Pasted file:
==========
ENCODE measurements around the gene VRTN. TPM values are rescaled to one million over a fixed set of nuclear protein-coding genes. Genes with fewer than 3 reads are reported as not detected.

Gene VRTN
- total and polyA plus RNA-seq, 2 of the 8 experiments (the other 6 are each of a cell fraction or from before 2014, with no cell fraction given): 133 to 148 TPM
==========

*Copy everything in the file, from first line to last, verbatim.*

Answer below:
ENCODE measurements around the gene VRTN. TPM values are rescaled to one million over a fixed set of nuclear protein-coding genes. Genes with fewer than 3 reads are reported as not detected.

Gene VRTN
- total and polyA plus RNA-seq, 2 of the 8 experiments (the other 6 are each of a cell fraction or from before 2014, with no cell fraction given): 133 to 148 TPM